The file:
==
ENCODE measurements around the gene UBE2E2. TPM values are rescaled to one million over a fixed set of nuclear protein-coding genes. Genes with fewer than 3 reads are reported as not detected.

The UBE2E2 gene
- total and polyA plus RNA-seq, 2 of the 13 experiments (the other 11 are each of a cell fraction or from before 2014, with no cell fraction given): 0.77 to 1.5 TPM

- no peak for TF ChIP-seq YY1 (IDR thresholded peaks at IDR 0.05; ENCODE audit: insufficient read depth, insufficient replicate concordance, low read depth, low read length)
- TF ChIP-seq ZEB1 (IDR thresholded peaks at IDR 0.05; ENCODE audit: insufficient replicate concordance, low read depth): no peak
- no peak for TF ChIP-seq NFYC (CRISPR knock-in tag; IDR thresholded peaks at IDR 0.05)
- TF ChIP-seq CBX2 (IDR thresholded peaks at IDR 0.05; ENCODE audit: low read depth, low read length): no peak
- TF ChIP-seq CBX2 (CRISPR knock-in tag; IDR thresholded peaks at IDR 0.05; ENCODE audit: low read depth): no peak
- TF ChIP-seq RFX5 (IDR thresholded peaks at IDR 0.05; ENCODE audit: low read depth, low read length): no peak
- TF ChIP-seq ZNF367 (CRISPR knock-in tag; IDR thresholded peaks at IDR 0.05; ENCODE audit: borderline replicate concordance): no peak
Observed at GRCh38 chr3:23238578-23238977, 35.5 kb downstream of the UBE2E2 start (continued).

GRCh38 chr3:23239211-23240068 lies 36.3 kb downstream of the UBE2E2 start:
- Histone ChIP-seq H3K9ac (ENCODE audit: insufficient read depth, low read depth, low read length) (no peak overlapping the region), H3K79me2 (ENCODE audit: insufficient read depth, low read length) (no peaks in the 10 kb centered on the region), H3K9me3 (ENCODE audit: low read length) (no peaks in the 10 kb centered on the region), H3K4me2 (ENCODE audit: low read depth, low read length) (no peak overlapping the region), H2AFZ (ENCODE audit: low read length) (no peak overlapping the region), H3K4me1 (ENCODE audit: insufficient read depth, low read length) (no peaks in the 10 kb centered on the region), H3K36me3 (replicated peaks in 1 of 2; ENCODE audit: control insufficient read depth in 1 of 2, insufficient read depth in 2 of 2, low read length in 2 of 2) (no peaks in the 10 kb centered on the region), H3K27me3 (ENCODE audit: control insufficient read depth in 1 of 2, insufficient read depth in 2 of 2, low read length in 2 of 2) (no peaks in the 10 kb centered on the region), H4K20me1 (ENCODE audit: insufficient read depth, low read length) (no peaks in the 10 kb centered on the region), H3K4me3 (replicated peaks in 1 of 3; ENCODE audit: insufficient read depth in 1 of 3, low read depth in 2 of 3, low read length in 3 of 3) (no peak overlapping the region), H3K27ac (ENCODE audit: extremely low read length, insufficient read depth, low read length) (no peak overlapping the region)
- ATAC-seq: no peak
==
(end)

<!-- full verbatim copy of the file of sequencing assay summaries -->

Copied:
ENCODE measurements around the gene UBE2E2. TPM values are rescaled to one million over a fixed set of nuclear protein-coding genes. Genes with fewer than 3 reads are reported as not detected.

The UBE2E2 gene
- total and polyA plus RNA-seq, 2 of the 13 experiments (the other 11 are each of a cell fraction or from before 2014, with no cell fraction given): 0.77 to 1.5 TPM

- no peak for TF ChIP-seq YY1 (IDR thresholded peaks at IDR 0.05; ENCODE audit: insufficient read depth, insufficient replicate concordance, low read depth, low read length)
- TF ChIP-seq ZEB1 (IDR thresholded peaks at IDR 0.05; ENCODE audit: insufficient replicate concordance, low read depth): no peak
- no peak for TF ChIP-seq NFYC (CRISPR knock-in tag; IDR thresholded peaks at IDR 0.05)
- TF ChIP-seq CBX2 (IDR thresholded peaks at IDR 0.05; ENCODE audit: low read depth, low read length): no peak
- TF ChIP-seq CBX2 (CRISPR knock-in tag; IDR thresholded peaks at IDR 0.05; ENCODE audit: low read depth): no peak
- TF ChIP-seq RFX5 (IDR thresholded peaks at IDR 0.05; ENCODE audit: low read depth, low read length): no peak
- TF ChIP-seq ZNF367 (CRISPR knock-in tag; IDR thresholded peaks at IDR 0.05; ENCODE audit: borderline replicate concordance): no peak
Observed at GRCh38 chr3:23238578-23238977, 35.5 kb downstream of the UBE2E2 start (continued).

GRCh38 chr3:23239211-23240068 lies 36.3 kb downstream of the UBE2E2 start:
- Histone ChIP-seq H3K9ac (ENCODE audit: insufficient read depth, low read depth, low read length) (no peak overlapping the region), H3K79me2 (ENCODE audit: insufficient read depth, low read length) (no peaks in the 10 kb centered on the region), H3K9me3 (ENCODE audit: low read length) (no peaks in the 10 kb centered on the region), H3K4me2 (ENCODE audit: low read depth, low read length) (no peak overlapping the region), H2AFZ (ENCODE audit: low read length) (no peak overlapping the region), H3K4me1 (ENCODE audit: insufficient read depth, low read length) (no peaks in the 10 kb centered on the region), H3K36me3 (replicated peaks in 1 of 2; ENCODE audit: control insufficient read depth in 1 of 2, insufficient read depth in 2 of 2, low read length in 2 of 2) (no peaks in the 10 kb centered on the region), H3K27me3 (ENCODE audit: control insufficient read depth in 1 of 2, insufficient read depth in 2 of 2, low read length in 2 of 2) (no peaks in the 10 kb centered on the region), H4K20me1 (ENCODE audit: insufficient read depth, low read length) (no peaks in the 10 kb centered on the region), H3K4me3 (replicated peaks in 1 of 3; ENCODE audit: insufficient read depth in 1 of 3, low read depth in 2 of 3, low read length in 3 of 3) (no peak overlapping the region), H3K27ac (ENCODE audit: extremely low read length, insufficient read depth, low read length) (no peak overlapping the region)
- ATAC-seq: no peak